One way in which doubled pawns can be weak is when they cripple a pawn majority in the ending. The typical pawn formation where Black has doubled pawns on the c-file following a trade of bishop for knight in the Ruy Lopez will be familiar to most of my readers.
White’s dream when playing the Spanish Exchange is to reach a winning pawn ending, so Black needs to be aware of the danger and keep pieces on the board.
Here’s one I made (very much) earlier. It’s a London League game from December 1972. I was playing the Exchange Variation of the Ruy Lopez, as we called it in those days, under the influence of Bobby Fischer. Regular readers of this column will know that it’s still popular at club level today. We’ll hurry through the first 36 moves.
1. e4 e5 2. Nf3 Nc6 3. Bb5 a6 4. Bxc6 dxc6 5. O-O Bd6 6. d4 Bg4 (6… exd4 is better. Now Black has to give up bishop for knight so White has all the advantages of the Spanish Exchange with none of the disadvantages.) 7. dxe5 Bxf3 8. Qxf3 Bxe5 9. Rd1 Qe7 10. Qd3 Rd8 11. Qxd8+ Qxd8 12. Rxd8+ Kxd8 13. c3 Ne7 14. f4 Bd6 15. Be3 f6 16. Nd2 Ng6 17. g3 Re8 18. Kg2 Re7 19. Kf3 Rd7 20. Rd1 Be7 21. Ke2 Kc8 22. Nb3 Rxd1 23. Kxd1 b6 24. Nd4 Kd7 25. Nf5 Bf8 26. Ke2 c5 27. c4 Ke6 28. g4 Ne7 29. Nxe7 Bxe7 30. Kf3 Bd6 31. h4 b5 32. b3 h6 33. a4 c6 34. f5+ Kd7 35. Bf4 Be5 36. Bxe5 fxe5
Black has obligingly let me exchange off all the pieces and reach a winning pawn ending. Maybe there were some players back in 1973 who didn’t understand this sort of thing.
This is the correct plan. 37. g5 h5 is only a draw as the white king has no way through. So I have to play h5 first and then prepare g5, recapturing with the king. I just have to make sure that I time my waiting move on the other side of the board correctly.
37… Ke7 38. Kg3 Kf7
Now I have to be careful. The right way to play it is 39. Kh4! Kf6 40. a5 b4 (or 40… bxc4 41. bxc4 Kf7 42. g5 Ke7 43. f6+ gxf6 44. gxh6) 41. g5+ hxg5+ 42. Kg4 and wins as Black has to give way. On the other hand the immediate 39. g5?? fxg5 40. Kg4 Kf6 41. a5 b4 is no good as White can make no progress.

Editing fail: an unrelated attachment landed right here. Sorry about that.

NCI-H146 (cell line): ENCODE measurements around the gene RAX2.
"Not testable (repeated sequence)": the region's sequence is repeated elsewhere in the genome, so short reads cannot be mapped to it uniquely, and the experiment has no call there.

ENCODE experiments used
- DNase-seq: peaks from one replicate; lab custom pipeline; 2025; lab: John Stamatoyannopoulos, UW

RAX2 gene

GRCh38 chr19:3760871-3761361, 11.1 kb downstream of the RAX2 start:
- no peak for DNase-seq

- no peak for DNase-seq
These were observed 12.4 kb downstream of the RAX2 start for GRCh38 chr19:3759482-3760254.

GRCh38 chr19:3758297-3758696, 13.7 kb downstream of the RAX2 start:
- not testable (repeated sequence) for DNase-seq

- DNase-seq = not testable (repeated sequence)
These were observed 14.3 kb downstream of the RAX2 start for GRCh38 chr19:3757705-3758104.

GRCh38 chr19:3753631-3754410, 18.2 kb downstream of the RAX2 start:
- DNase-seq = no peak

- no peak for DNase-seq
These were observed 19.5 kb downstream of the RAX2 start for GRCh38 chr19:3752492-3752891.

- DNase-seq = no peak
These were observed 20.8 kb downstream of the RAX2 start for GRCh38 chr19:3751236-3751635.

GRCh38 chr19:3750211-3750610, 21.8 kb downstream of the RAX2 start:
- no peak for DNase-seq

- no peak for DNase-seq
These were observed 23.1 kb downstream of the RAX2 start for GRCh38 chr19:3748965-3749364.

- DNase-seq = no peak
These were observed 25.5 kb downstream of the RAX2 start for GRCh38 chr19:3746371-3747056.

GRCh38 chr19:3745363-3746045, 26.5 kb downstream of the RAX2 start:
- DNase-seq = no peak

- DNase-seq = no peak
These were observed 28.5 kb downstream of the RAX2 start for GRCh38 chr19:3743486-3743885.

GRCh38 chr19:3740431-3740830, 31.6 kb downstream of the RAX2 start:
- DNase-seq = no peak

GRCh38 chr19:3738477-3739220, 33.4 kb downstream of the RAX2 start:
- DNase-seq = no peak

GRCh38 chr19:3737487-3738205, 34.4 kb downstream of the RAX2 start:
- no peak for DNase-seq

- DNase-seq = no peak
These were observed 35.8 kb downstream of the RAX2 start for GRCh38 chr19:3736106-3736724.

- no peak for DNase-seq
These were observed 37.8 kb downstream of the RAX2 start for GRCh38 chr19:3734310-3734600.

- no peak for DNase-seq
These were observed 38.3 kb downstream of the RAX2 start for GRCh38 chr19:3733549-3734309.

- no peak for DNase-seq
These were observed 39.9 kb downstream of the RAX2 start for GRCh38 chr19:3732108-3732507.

This also doesn’t – or shouldn’t – work. The waiting move can – and should – wait. Now Black will have the choice of either pushing or capturing on the queen-side depending on the choices White makes on the king-side. (If you play Capture the Flag pawn games, which you, and your pupils, should, you’ll get a lot of practice in positions where your choice between pushing and taking will depend on the number of tempo moves available.)
Black returns the compliment. The path to the draw is 39… Ke7! 40. Kh4 (or 40. g5 hxg5 41. Kg4 Kf6 42. Kf3 bxc4! (here taking draws but pushing loses) 40… Kf6 41. g5+ hxg5+ 42. Kg4 b4! (here pushing draws but taking loses). Once the tempo moves on the other side have been exhausted Black has to be able to play Kf6 in reply to White’s Kg4.
40. Kh4 Ke7
41. g5 Kf7
42. Kg4 Ke7
The winning move. Of course I’m planning to meet 43… gxf6 with 44. gxh6 when my (doubled) outside passed pawns give me an easy win.
44. gxh6 gxh6
45. Kf5 b4
46. Kxe5 and Black resigned
(Capture the Flag games are games without kings where you can win in three ways: by getting a pawn to the end safely (capturing the metaphorical flag), taking all your opponent’s pieces or stalemating your opponent. They are excellent for young beginners and can also be played at the end of a school chess club or lesson where there isn’t enough time for a complete game. The full Capture the Flag pawn game starts with both players having 8 pawns on their normal starting squares and no other pieces.)